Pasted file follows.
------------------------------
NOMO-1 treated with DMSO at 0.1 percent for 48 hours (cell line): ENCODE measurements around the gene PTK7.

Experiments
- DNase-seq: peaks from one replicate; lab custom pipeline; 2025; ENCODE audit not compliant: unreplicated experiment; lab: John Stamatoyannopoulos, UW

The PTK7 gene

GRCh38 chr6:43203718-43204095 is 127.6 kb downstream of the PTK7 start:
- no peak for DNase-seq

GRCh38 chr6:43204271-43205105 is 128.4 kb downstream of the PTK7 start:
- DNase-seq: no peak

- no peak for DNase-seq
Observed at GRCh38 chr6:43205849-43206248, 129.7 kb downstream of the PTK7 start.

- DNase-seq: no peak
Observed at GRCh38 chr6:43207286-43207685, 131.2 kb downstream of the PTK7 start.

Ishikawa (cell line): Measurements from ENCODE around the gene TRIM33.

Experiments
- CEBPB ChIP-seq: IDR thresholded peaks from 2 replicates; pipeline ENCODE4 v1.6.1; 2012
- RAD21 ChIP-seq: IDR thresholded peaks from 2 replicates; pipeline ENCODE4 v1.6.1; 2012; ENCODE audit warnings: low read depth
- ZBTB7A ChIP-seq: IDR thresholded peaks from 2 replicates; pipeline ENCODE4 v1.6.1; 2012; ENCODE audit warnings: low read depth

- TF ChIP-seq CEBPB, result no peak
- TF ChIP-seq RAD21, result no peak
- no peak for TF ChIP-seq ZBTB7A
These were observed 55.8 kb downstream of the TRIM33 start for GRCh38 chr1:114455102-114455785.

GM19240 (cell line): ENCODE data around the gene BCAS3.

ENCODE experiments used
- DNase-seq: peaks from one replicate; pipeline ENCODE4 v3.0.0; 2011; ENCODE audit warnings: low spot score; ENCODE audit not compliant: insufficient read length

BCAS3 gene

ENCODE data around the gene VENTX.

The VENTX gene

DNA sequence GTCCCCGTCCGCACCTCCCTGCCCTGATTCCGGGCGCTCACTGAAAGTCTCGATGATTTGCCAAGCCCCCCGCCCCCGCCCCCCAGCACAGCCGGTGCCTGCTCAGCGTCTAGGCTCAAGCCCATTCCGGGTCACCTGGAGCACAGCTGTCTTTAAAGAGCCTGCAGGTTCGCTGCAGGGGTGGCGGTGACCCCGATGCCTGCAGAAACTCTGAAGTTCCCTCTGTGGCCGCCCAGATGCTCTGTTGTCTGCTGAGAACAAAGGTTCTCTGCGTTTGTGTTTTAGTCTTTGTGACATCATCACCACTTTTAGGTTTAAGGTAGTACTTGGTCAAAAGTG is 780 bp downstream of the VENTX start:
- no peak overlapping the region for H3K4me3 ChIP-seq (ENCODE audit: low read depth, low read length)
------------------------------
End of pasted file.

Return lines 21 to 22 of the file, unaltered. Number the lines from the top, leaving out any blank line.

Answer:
These were observed 55.8 kb downstream of the TRIM33 start for GRCh38 chr1:114455102-114455785.

GM19240 (cell line): ENCODE data around the gene BCAS3.